{stdout,26431,<<"Got: Test data\n">>}
% Confirm that the process exited
28> f(M), receive M -> M after 10000 -> timeout end.

Communicating with an OS process via STDIN and sending end-of-file

Sometimes a spawned child OS process receiving stdin input needs to detect the end of input in order to process incoming data. When piping commands (e.g. cat file | tac) this is handled by detecting the EOF by the reading end of the pipe when the writing end of the pipe is closed. In erlexec this is handled by explicitly sending the eof atom to the OS process that listens to STDIN:

2> Watcher = spawn(fun F() -> receive Msg -> io:format("Got: ~p\n", [Msg]), F() after 60000 -> ok end end).
3> f(Pid), f(OsPid), {ok, Pid, OsPid} = exec:run("tac", [stdin, {stdout, Watcher}, {stderr, Watcher}]).
4> exec:send(Pid, <<"foo\n">>).
5> exec:send(Pid, <<"bar\n">>).
6> exec:send(Pid, <<"baz\n">>).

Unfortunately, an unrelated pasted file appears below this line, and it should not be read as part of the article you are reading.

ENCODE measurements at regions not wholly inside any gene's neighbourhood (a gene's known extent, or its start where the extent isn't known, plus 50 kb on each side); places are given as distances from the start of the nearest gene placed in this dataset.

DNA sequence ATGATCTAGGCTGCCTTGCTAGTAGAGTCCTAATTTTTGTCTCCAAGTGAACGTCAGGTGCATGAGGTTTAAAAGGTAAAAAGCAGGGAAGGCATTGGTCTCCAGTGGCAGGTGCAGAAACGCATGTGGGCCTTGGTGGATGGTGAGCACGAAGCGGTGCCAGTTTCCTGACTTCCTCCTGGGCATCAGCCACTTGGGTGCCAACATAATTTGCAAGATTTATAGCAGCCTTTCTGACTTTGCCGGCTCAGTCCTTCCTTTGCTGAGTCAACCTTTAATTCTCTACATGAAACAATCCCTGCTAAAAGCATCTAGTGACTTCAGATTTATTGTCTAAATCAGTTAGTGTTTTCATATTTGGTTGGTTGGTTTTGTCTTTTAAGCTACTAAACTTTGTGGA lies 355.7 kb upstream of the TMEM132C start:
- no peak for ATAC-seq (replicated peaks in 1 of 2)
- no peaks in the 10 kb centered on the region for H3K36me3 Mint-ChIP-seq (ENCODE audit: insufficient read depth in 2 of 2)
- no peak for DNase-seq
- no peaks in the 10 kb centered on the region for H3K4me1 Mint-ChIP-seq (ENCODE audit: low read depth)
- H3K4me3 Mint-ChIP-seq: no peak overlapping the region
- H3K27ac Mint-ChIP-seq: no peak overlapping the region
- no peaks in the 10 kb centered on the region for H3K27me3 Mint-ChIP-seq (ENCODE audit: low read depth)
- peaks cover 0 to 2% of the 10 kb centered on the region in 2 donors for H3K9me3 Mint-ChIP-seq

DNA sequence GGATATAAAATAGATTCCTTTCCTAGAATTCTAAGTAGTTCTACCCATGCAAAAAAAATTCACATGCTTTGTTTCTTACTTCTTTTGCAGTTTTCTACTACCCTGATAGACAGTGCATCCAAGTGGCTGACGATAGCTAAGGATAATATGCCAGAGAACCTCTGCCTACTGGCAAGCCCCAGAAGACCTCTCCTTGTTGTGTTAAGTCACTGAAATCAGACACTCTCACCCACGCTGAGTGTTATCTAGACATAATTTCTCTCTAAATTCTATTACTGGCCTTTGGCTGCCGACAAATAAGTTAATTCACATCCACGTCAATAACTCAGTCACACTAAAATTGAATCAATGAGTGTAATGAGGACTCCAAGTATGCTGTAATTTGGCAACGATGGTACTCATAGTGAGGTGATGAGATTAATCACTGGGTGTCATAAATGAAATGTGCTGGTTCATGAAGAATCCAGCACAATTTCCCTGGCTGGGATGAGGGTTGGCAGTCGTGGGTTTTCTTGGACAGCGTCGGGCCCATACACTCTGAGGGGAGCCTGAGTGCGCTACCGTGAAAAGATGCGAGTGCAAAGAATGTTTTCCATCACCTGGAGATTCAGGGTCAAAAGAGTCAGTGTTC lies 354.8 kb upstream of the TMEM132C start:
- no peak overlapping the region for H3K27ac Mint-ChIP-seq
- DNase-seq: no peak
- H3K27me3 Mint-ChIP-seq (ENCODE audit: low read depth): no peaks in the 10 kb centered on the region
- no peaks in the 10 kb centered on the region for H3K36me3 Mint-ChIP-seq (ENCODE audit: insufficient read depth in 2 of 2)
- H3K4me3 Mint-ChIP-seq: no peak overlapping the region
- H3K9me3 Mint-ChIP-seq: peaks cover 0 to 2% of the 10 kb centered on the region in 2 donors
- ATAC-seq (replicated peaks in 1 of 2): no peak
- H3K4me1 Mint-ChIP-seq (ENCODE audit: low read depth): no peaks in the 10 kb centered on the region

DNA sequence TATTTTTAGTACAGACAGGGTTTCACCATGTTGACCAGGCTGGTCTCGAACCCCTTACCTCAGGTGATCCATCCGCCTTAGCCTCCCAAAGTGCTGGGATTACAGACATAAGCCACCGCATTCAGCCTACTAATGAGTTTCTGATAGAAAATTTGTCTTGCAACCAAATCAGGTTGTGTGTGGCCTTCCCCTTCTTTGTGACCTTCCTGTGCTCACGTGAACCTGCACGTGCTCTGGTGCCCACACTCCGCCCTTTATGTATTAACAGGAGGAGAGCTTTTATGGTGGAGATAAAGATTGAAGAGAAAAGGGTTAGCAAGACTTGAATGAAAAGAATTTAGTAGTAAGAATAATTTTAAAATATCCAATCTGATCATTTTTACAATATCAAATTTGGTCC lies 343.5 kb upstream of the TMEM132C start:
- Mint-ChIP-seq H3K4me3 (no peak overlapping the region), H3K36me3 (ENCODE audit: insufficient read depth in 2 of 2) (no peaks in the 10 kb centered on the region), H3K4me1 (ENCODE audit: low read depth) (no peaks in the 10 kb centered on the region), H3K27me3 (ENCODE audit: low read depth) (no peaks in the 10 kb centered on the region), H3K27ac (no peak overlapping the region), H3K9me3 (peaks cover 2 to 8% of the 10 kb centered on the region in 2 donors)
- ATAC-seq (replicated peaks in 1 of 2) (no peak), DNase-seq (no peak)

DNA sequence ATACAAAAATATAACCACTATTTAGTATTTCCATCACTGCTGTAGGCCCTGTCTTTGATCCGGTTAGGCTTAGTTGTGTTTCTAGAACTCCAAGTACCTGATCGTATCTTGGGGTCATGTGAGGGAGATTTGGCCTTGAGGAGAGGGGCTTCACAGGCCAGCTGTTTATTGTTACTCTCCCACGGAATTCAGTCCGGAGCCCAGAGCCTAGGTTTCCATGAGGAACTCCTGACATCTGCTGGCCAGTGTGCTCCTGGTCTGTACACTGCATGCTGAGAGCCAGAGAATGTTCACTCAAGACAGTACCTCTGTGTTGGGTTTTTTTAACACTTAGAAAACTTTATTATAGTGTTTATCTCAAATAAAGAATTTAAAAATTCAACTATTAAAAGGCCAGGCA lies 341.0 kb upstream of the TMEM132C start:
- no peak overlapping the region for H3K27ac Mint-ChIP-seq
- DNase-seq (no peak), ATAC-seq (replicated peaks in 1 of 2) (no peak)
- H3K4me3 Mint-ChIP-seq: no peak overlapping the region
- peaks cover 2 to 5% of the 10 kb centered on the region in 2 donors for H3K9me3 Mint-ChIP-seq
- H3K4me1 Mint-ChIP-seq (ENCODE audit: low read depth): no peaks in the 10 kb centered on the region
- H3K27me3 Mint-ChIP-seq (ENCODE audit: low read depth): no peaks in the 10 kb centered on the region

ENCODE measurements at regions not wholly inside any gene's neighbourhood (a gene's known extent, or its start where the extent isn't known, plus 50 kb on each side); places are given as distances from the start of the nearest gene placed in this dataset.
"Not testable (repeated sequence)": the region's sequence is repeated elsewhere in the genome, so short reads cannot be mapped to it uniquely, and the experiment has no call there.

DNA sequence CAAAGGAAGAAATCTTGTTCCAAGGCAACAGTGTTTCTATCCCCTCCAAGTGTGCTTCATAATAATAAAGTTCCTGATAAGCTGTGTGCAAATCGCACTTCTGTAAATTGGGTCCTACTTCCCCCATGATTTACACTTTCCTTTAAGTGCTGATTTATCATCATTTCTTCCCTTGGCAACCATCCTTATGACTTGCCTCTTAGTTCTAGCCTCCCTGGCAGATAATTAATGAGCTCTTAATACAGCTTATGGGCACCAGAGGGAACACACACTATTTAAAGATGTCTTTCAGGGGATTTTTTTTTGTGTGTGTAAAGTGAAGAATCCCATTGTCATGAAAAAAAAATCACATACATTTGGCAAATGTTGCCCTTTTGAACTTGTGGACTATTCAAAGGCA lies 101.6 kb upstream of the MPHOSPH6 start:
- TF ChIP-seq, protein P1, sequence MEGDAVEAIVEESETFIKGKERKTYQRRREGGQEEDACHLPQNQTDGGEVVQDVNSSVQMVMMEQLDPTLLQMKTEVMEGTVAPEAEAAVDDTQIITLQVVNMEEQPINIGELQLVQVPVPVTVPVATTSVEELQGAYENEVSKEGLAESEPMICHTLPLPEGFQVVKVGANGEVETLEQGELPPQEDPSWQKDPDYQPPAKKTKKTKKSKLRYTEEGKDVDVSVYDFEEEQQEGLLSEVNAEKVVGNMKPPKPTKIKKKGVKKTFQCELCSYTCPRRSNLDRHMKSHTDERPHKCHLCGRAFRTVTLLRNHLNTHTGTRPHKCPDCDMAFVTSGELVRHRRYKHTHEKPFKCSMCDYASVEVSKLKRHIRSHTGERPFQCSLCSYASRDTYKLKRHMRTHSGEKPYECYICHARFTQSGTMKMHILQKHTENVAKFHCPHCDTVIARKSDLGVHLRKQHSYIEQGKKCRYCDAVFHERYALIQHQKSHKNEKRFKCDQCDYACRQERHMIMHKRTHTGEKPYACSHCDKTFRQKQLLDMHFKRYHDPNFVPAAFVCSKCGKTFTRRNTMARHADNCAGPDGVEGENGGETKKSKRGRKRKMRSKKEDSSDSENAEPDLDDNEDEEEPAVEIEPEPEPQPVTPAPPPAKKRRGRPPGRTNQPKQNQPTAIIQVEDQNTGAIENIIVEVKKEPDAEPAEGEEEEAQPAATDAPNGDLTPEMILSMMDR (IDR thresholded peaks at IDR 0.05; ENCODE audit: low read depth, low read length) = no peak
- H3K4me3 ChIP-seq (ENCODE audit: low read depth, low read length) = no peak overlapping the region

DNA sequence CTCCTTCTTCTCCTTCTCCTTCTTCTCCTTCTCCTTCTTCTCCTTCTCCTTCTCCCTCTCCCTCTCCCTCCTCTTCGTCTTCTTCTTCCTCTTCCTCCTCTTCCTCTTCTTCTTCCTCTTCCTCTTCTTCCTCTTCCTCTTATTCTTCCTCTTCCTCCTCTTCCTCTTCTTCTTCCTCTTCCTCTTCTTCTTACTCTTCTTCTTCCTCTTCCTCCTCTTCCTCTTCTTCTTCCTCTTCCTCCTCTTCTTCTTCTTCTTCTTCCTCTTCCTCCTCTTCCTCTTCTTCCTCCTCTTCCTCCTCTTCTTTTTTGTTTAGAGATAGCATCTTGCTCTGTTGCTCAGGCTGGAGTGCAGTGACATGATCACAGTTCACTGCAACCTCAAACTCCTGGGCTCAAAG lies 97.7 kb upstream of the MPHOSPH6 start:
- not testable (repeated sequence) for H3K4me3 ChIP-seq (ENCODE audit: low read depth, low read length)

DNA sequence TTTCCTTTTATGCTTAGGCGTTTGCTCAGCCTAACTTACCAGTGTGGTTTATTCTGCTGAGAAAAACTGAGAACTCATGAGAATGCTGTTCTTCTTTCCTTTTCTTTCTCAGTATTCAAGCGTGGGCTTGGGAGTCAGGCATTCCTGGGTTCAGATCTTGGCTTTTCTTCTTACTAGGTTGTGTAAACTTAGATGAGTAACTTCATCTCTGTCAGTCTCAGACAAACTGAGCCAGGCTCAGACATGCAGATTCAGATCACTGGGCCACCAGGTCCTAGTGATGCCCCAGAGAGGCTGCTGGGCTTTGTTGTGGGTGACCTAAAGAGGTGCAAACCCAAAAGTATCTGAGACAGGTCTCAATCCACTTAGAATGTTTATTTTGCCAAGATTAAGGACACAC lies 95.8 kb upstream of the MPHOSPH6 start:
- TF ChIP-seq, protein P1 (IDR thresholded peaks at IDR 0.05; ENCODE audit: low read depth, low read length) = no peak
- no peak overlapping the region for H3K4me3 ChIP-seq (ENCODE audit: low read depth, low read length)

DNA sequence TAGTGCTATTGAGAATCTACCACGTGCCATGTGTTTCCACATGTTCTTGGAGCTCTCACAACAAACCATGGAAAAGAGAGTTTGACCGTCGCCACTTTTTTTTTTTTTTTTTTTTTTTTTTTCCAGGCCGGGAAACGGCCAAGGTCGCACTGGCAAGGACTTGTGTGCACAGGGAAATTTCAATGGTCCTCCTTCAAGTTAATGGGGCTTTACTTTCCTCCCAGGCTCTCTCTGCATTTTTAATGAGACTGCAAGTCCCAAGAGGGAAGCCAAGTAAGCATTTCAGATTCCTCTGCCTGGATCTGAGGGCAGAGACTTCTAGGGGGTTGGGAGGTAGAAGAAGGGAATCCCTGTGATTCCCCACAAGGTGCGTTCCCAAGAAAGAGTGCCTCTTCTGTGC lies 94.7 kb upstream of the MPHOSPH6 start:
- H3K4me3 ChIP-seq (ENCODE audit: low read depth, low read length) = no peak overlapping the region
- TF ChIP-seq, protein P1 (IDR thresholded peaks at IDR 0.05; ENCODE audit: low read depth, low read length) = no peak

7> exec:send(Pid, eof).   %% <--- sending the EOF command to the STDIN
Got: {stdout,26143,<<"baz\nbar\nfoo\n">>}

Running OS commands synchronously

% Execute an shell script that blocks for 1 second and return its termination code
29> exec:run("sleep 1; echo Test", [sync]).
% By default all I/O is redirected to /dev/null, so no output is captured

% 'stdout' option instructs the port program to capture stdout and return it to caller
30> exec:run("sleep 1; echo Test", [stdout, sync]).
{ok,[{stdout, [<<"Test\n">>]}]}

% Execute a non-existing command
31> exec:run("echo1 Test", [sync, stdout, stderr]).   
        {stderr,[<<"/bin/bash: echo1: command not found\n">>]}]}

% Capture stdout/stderr of the executed command
32> exec:run("echo Test; echo Err 1>&2", [sync, stdout, stderr]).    

% Redirect stderr to stdout
33> exec:run("echo Test 1>&2", [{stderr, stdout}, stdout, sync]).
{ok, [{stdout, [<<"Test\n">>]}]}

Running OS commands with/without shell

% Execute a command by an OS shell interpreter
34> exec:run("echo ok", [sync, stdout]).